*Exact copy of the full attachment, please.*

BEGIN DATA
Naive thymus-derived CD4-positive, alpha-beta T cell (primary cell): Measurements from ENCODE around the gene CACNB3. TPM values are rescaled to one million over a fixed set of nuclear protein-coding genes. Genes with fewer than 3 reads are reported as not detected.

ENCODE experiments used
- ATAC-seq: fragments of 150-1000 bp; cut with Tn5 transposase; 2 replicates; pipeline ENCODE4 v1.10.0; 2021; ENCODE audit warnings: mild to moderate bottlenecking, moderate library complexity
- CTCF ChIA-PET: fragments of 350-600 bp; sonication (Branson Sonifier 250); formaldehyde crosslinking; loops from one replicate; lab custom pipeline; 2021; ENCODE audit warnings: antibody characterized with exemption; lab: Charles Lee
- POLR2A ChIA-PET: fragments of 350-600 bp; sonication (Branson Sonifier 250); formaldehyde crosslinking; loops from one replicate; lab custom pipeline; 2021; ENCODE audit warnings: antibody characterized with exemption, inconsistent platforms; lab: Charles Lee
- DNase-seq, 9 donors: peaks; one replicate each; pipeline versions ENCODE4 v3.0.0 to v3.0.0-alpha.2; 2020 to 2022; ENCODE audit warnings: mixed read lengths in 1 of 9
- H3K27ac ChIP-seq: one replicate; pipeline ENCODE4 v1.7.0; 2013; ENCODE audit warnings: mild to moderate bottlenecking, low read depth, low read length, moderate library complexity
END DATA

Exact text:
Naive thymus-derived CD4-positive, alpha-beta T cell (primary cell): Measurements from ENCODE around the gene CACNB3. TPM values are rescaled to one million over a fixed set of nuclear protein-coding genes. Genes with fewer than 3 reads are reported as not detected.

ENCODE experiments used
- ATAC-seq: fragments of 150-1000 bp; cut with Tn5 transposase; 2 replicates; pipeline ENCODE4 v1.10.0; 2021; ENCODE audit warnings: mild to moderate bottlenecking, moderate library complexity
- CTCF ChIA-PET: fragments of 350-600 bp; sonication (Branson Sonifier 250); formaldehyde crosslinking; loops from one replicate; lab custom pipeline; 2021; ENCODE audit warnings: antibody characterized with exemption; lab: Charles Lee
- POLR2A ChIA-PET: fragments of 350-600 bp; sonication (Branson Sonifier 250); formaldehyde crosslinking; loops from one replicate; lab custom pipeline; 2021; ENCODE audit warnings: antibody characterized with exemption, inconsistent platforms; lab: Charles Lee
- DNase-seq, 9 donors: peaks; one replicate each; pipeline versions ENCODE4 v3.0.0 to v3.0.0-alpha.2; 2020 to 2022; ENCODE audit warnings: mixed read lengths in 1 of 9
- H3K27ac ChIP-seq: one replicate; pipeline ENCODE4 v1.7.0; 2013; ENCODE audit warnings: mild to moderate bottlenecking, low read depth, low read length, moderate library complexity